Italian Cooking & Language Blog

Fare La Scarpetta means to wipe your plate clean with a piece of bread.

What else could you ask for?

Sunday, December 13, 2009

I Heart Zeppole

Little fried balls of dough, they can be found at every fair, Italian-American festival and boardwalk “down the shore” in New Jersey. The dough might be a little sweet, but not terribly different from pizza dough. They are made to order and then put in a paper bag that absorbs the grease (and stains your shirt, if you are unlucky.) You can add powdered sugar or do what my mom and I do: add salt. Hold the bag tightly closed with your fist then shake it hard so that each ball is perfectly covered in sugar or salt. Be sure to eat them while they are hot.

I cannot find zeppole in Michigan or nearby. While Ann Arbor offers everything a girl needs to live, eat, and cook, the zeppole are missing. I’ve searched street fairs (like the enormous Art Fair), the State Fair close to Detroit and even the Italian Festival in nearby Toronto. No zeppole. You can find zeppole-like items: fried elephant ears or funnel cakes. Not the same. They are always too sweet for me.

In Atlantic City this fall for a Tiziano Ferro concert, my mom and I found zeppole. Forging dinner, we got a big plate of freshly made ones. I think I ate enough to get me through this second year in Michigan. Next summer, though, I’ll be due for more.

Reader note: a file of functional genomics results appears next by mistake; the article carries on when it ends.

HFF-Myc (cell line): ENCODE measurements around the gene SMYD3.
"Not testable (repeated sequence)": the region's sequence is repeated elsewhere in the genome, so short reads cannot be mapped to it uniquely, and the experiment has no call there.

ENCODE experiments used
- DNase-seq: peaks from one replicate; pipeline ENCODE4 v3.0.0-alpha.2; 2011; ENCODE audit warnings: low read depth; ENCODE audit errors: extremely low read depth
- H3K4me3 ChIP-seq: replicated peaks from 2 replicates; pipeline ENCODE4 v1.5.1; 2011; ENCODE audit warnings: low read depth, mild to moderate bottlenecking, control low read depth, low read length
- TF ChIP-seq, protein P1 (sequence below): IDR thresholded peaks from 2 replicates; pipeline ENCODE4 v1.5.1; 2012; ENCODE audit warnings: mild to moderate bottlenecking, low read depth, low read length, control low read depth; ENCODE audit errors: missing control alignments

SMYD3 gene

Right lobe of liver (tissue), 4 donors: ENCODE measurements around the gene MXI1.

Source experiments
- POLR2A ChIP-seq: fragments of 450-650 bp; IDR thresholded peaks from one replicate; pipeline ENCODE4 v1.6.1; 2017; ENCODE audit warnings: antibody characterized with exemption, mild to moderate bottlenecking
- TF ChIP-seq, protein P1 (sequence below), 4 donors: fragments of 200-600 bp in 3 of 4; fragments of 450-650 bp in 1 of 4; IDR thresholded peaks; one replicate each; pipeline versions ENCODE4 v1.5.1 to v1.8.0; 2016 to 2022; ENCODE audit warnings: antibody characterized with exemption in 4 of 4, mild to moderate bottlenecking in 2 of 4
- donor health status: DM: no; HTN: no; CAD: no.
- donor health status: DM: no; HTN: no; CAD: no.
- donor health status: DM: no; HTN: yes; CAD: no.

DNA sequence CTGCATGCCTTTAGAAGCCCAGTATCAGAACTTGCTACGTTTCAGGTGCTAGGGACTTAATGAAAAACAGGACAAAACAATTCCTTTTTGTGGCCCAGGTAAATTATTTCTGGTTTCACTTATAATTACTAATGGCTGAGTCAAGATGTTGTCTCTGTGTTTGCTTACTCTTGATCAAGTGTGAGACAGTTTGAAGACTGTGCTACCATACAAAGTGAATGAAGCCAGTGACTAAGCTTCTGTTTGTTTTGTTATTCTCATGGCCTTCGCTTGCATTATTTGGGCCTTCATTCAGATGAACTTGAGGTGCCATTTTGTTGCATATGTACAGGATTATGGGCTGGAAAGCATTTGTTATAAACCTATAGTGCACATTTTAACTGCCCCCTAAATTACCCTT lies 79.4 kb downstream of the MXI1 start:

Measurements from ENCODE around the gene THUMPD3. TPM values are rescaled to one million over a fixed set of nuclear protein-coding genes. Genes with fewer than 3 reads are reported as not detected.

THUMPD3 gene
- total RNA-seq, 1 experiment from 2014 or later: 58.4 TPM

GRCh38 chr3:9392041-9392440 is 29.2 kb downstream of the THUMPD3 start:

I’ve never had much success frying at home. My husband, voting for good health and a long life, doesn’t think we should have a fryer at home. I’m a little nervous using an old fashioned pot of hot oil without a temperature gauge. So, we’ve decided that some things are better eaten out. If only we can find them.
Zeppole are a very southern Italian dish (much like pizza and many of the Italian dishes that made it early on to the USA.) According to Wikipedia, they are essentially the donut to the St. Joseph’s pastry, which I would argue against.

My maternal grandmother’s family hails from Sala Consilina (SA), a place I’ve visited a number of times (and admittedly, never seen a zeppola.) In a cookbook I picked up there, La Riscoperta degli Antichi Sapori: Ricette traditionale del Vallo di Diano, zeppole are made with white flour, olive oil, rosemary, mandarin peel and salt. That sounds right.

If you wanted to try to make zeppole at home, here is a sweet-looking recipe from Bon Appétit.
If you know where we can find them close to Ann Arbor, please, please, please let us know.

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